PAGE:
About the author:
This article was written exclusively for Experience Travel Group (ETG) by acclaimed travel writer Robin Mckelvie. Having taken over 500 trips to over 100 countries, writing for The Telegraph, Wanderlust, The Scotsman and many more, Robin still counts ETG as his go-to for all things Asia. Find out what happened on his recent Bali experience…
I have to admit I was nervous about going back to Bali. Two decades ago I savoured a brace of trips to the island that rank amongst my most memorable in my forays to over 100 countries. I was worried my paradise isle, so alive with local colour and life, might have become swamped under the weight of tourism. That’s why I picked up the phone to Experience Travel Group.
Over the years I’ve ventured out to India, Vietnam and Cambodia with them and have always been impressed with how they manage to not just get off the beaten track, but also to delve under the skin of the more known places too. Soon I was no longer worried, but in the excited throes of trip planning as Experience Travel helped weave together a bespoke Bali adventure.
The second I arrived in Denpasar I knew I was in good hands. My guide, Dewa, soon became more a friend than ‘just’ a guide (we’re still in touch now), meeting me with a beaming smile, a cold towel and chilled water in our car. As we eased off into the steamy night he filled my head and heart with tales of the places we were going to and helped me brush up on the snippets of Bahasa Indonesian I’d remembered from 20 years ago.
Ubud: classic Bali, re-imagined
My first couple of nights proved the perfect decompression chamber after London. The Pavilions Bali in Sanur felt like a slice of jungle within a resort town, a real oasis but still within easy reach of the beach. After a top notch Balinese massage (using herbs and aloe vera fresh from the resort gardens) and a Balinese seafood grill I was ready to hit the hinterland and break away from the resorts.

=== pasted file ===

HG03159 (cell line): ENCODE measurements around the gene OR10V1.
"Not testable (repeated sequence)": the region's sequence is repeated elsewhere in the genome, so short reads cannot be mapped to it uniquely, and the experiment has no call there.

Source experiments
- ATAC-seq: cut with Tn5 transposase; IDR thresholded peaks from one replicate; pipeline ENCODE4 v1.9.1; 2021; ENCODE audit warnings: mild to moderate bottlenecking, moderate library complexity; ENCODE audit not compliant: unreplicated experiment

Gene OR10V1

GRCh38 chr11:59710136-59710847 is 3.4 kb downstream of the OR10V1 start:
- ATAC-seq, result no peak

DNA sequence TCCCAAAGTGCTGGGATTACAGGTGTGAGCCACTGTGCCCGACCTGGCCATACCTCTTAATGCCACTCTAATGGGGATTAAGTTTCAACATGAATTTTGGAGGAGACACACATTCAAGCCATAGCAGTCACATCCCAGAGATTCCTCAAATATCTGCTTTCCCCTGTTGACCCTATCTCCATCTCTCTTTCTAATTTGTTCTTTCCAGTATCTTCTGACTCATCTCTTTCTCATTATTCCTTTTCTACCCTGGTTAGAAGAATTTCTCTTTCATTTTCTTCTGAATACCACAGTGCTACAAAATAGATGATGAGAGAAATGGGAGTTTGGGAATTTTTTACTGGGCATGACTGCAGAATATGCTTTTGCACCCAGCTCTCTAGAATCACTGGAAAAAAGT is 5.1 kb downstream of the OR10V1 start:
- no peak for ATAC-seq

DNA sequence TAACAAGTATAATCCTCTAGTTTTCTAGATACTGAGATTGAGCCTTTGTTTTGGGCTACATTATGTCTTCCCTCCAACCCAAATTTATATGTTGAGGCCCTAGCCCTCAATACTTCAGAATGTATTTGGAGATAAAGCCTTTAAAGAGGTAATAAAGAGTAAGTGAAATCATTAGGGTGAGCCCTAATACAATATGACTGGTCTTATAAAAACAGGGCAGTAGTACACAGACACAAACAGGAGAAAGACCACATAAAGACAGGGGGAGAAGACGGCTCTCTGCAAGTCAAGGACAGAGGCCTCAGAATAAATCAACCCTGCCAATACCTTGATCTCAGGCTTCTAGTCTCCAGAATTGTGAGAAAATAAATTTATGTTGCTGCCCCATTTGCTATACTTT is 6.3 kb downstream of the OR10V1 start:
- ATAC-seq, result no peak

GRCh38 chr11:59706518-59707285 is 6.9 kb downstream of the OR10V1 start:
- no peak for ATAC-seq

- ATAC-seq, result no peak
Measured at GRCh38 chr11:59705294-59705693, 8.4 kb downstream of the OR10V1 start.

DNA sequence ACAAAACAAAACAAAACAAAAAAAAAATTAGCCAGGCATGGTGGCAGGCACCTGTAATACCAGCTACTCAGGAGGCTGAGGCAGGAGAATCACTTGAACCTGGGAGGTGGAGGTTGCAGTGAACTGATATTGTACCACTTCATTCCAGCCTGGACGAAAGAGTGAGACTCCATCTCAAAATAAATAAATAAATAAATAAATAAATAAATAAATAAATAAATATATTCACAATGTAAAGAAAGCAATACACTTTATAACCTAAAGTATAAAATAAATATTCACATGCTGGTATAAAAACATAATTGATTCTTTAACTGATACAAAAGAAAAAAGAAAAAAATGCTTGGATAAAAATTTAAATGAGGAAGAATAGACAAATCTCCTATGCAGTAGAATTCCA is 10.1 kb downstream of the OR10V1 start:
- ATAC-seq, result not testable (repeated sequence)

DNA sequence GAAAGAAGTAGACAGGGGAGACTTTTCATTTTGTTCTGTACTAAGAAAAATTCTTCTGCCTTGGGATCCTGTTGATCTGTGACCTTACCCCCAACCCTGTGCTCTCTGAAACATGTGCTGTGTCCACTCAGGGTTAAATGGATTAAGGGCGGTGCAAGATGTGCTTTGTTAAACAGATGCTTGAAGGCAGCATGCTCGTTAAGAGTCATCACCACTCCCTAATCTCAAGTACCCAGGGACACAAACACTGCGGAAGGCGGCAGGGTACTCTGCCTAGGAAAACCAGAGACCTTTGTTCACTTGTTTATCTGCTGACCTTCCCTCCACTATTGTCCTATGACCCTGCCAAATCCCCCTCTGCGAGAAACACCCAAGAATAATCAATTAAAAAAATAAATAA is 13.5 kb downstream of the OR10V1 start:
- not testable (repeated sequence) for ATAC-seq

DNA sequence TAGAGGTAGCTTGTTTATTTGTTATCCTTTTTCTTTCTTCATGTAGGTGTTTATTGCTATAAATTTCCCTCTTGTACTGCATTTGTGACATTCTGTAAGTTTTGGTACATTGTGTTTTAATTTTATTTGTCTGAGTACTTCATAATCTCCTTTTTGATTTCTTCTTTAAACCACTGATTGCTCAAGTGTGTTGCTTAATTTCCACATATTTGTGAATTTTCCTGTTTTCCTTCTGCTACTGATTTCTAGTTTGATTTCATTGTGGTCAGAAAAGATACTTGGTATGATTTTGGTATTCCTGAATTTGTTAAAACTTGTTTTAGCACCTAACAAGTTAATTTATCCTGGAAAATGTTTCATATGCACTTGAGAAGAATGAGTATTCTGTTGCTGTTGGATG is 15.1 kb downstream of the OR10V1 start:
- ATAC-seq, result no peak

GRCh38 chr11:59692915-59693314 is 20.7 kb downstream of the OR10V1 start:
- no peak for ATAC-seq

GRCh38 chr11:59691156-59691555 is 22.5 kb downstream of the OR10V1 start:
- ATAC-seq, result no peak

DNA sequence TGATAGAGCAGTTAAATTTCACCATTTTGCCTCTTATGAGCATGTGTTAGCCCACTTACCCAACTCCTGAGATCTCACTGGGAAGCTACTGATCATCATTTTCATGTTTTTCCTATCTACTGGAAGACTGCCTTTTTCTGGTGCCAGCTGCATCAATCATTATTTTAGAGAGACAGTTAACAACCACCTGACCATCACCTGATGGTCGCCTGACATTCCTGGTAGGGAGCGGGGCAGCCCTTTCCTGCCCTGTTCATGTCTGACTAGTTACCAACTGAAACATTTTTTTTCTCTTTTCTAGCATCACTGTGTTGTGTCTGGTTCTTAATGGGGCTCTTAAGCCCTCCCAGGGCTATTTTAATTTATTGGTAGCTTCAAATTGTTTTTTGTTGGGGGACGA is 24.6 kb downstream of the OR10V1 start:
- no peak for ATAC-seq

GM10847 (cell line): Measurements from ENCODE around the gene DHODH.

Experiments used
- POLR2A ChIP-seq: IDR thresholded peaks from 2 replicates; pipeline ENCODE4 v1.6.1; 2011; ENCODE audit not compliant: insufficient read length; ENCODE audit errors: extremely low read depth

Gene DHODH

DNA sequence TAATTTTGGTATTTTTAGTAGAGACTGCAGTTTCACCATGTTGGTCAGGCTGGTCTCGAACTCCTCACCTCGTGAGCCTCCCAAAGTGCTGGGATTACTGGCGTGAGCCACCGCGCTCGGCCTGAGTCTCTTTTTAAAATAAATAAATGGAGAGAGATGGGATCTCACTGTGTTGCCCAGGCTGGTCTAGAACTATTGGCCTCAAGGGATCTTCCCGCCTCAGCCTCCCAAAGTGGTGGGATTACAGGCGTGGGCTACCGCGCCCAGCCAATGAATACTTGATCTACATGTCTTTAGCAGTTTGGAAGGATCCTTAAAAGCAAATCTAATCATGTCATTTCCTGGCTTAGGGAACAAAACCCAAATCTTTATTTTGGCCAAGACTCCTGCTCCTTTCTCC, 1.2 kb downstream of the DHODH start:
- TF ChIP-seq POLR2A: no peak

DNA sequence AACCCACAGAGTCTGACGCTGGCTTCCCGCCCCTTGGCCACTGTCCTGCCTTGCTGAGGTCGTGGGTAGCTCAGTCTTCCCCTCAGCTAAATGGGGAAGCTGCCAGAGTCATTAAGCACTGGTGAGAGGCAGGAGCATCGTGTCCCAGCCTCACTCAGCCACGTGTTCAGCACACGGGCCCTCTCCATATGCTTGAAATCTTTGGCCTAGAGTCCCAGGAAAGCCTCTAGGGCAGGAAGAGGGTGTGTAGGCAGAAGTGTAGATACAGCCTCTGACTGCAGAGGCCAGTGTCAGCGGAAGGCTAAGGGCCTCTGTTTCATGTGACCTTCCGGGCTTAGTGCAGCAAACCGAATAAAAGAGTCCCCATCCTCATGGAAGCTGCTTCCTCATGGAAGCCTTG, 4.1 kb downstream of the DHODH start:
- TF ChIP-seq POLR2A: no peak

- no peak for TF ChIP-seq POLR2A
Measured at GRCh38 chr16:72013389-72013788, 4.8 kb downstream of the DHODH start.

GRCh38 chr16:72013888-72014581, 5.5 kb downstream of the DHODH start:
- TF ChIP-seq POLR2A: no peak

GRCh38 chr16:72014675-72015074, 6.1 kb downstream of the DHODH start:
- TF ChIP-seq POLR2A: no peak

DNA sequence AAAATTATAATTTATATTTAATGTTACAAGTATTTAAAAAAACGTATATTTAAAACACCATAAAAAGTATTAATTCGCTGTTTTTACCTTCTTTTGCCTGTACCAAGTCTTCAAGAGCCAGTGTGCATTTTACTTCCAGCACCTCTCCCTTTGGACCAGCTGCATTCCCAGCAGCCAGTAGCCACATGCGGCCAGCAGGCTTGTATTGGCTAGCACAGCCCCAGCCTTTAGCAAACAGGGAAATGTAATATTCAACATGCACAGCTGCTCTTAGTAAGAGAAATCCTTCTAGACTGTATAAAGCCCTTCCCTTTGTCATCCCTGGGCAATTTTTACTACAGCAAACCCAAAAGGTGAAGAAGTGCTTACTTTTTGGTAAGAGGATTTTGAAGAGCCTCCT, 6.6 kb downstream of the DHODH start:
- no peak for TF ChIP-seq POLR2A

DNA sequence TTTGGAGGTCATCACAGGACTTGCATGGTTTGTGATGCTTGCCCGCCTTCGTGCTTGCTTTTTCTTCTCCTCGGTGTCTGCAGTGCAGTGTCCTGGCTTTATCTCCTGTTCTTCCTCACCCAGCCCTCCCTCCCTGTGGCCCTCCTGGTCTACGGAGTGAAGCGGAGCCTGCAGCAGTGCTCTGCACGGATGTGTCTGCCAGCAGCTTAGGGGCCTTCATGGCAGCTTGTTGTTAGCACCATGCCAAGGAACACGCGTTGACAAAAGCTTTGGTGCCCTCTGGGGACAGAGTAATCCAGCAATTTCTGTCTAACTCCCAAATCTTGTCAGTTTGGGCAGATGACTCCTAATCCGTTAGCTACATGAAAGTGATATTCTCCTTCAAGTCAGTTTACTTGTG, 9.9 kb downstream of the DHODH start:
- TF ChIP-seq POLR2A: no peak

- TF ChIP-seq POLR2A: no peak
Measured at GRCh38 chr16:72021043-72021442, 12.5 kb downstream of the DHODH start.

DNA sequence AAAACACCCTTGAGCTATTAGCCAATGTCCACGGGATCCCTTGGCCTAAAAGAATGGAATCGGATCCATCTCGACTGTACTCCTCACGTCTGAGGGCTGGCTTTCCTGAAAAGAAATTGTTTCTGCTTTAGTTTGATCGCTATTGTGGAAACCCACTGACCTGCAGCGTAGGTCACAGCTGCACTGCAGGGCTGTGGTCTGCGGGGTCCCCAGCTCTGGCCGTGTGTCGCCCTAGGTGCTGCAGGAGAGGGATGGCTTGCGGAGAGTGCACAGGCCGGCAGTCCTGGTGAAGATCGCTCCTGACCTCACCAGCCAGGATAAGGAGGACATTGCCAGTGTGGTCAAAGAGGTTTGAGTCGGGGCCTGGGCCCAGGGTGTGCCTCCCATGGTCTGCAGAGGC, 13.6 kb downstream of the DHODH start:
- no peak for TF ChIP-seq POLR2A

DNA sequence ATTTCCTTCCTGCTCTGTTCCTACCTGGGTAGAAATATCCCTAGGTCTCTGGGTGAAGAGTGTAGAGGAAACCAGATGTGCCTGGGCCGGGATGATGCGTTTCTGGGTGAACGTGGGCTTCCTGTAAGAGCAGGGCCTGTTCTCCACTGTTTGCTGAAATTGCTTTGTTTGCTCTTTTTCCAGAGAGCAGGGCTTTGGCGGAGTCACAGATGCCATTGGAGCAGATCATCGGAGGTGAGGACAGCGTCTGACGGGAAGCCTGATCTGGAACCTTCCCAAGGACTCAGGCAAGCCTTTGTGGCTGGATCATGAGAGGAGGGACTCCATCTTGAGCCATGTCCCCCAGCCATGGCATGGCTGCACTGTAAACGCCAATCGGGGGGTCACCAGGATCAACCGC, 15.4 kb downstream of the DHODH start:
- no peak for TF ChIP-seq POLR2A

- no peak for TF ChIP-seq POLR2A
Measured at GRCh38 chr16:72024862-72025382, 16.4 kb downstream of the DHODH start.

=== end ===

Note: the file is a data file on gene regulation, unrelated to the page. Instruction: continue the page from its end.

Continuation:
Ubud beckoned. This legendary jungle town is renowned for the community of ex-pats and painters who have flocked to try to capture its natural beauty over the years. Yes today it had grown busier, but that creative vibe still buzzed through its workshops and galleries. Experience Travel had chosen a restaurant here wisely to show that tourism need not just be about making money. At Fair Warung Bale I savoured delicious nasi goreng (mixed egg fried rice) impressed that some of their profits are woven back into medical care for the island’s poor.
There was a real sense of community too at the Tanah Gajah. This glorious luxury hideaway on the edge of Ubud was staffed mainly by locals who were on hand to tell me all about the sculptures and artworks amassed by the art collector who fashioned this gem. They were also there to walk me through to the rice paddies to a local village and serve afternoon tea – all experiences included as standard by a hotel you could never call standard.
Ultra local experiences are what make trips take on an emotional depth for me and one came north of Ubud when Experience Travel hooked me up with a local priest who also does walking tours. Ida took me to the village where he grew up for a personal adventure, telling me about the different types of rice grown on the island as we waved at villagers he knew. It felt a million miles from Bali’s resorts, a feeling heightened when we caught sight of a water snake snaring a frog for lunch right next to us.